Despite their athletic nature, hunting dogs can be overweight dogs and can fall into a sedentary nature if not provided with enough exercise. Without an exercise program, these otherwise fit, energetic breeds can become lazy and inactive.
An estimated 40% of dogs are considered to be overweight or obese. The most common cause of overweight dogs is obvious, their caloric intake is greater than what is burned off in a day. Excess calories turn into fat, and over time this causes the dog to gain weight.
Hunting dogs fed a high calorie, protein dense food for athletic dogs are at particular risk for canine obesity, as their exercise level must be kept high in order to “use up” the calories that they are being fed. A dog being fed a high performance diet must adhere to strict exercise regimen, in order to prevent excessive weight gain. Fat dogs out hunting is not a pretty sight!
Veterinarians use a standardized Body Condition Score system to categorize overweight dogs. The scoring system runs from 1-9, with one being extremely thin, and 9 being morbidly obese.
As a general rule, the “ideal” range for the body condition score for dogs is between a 4 and 5.
At a Body Condition Score (BCS) of 4 and 5, the dog should have ribs that can be easily felt under the skin, but not seen. The dogs should have a waist (a narrowing of their width behind the ribcage), as well as an abdomen that is “tucked up” when seen from the side.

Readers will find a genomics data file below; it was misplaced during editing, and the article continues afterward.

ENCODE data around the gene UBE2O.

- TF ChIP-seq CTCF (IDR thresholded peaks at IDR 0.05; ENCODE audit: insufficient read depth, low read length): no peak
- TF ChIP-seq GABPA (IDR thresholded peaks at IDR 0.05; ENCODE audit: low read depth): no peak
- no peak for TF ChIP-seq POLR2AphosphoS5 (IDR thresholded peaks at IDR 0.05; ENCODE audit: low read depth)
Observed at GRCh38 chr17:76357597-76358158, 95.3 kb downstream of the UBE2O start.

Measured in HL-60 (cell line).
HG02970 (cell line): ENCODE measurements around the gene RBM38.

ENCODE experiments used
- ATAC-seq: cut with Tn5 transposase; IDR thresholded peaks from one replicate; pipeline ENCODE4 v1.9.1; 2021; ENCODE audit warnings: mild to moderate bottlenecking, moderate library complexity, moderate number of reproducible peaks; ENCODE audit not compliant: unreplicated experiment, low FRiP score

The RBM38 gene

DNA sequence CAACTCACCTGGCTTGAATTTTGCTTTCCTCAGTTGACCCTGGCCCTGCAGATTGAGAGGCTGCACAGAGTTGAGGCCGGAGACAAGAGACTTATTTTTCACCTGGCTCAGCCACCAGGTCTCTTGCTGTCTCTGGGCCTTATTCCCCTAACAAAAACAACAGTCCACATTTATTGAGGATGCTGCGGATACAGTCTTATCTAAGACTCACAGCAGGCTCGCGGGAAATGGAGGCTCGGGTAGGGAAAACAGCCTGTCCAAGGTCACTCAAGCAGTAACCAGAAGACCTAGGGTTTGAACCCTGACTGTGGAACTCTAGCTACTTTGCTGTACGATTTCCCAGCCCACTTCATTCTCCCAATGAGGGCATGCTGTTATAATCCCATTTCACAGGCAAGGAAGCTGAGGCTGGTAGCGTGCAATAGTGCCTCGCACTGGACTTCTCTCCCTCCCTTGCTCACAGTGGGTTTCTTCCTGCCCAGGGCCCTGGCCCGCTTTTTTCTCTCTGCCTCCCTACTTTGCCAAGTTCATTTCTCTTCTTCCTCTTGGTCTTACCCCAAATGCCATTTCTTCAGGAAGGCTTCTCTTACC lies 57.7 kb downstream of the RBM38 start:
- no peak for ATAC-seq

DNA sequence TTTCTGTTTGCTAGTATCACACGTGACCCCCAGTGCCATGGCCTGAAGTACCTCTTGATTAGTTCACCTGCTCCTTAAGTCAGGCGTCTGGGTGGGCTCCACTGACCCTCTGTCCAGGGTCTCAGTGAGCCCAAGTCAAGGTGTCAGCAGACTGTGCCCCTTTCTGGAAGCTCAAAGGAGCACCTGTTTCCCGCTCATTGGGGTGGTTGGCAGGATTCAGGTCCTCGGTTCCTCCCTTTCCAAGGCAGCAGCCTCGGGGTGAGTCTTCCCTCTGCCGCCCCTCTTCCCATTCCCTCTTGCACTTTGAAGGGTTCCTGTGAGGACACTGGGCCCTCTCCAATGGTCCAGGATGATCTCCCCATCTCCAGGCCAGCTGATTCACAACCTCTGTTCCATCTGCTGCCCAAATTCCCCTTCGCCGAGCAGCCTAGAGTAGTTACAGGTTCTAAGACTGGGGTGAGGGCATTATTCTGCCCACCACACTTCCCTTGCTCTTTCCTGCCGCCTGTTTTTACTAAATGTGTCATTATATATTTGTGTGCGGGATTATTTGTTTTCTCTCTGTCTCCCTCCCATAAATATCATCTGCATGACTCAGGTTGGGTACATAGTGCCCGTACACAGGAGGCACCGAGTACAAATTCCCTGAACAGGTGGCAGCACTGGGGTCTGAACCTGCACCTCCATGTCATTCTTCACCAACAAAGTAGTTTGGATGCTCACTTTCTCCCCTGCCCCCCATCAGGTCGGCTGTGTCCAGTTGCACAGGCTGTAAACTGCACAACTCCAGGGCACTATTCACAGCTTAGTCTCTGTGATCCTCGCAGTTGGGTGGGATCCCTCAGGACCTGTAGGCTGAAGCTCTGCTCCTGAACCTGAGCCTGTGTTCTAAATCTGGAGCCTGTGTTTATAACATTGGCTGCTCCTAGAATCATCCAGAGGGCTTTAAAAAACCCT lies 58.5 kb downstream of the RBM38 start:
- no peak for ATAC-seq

Dogs with a BCS of 6 and 7 are too heavy. Their ribs may be just barely felt under the skin.
Instead of a waist, they are “flat” from ribs to hindquarters. Overweight dogs in this category should have their exercise level increased, and caloric intake decreased. With a BCS of 8 or 9 they are considered morbidly obese or are commonly called fat dogs.
Their ribs cannot be felt over the skin, and have areas of fat deposits over their back, base of the tail, chest, neck or legs. Instead of a waist, they have an abdominal bulge and are wider in the abdomen than in the hips.
Their abdomens may appear distended and enlarged, and hang below the level of the ribcage. These dogs should be evaluated by a veterinarian for underlying health problems, as well as begin a weight reduction program under veterinary supervision.
Beware of Diabetes in dogs and other health ailments. Overweight dogs at this level are at risk for a variety of health problems: severe joint, muscle and ligament problems, as well as respiratory and cardiac complications. Diabetes in dogs is also a threat.
It is important to remember that just because your dog was bred for an athletic lifestyle, his energy level and fitness depend on you.
Keep your dog fit, healthy and not overweight. Dogs can then be assured good health and hopefully a long life.
About the Author:
Lizzie Novotny R.N has a researched and informative website about dogs, especially the sporting dog breeds. She raises, trains and shows dogs and horses, and is familiar with all aspects of their care. Find answers to your dog-related questions by visiting her website. So click on http://www.the-hunting-dog.com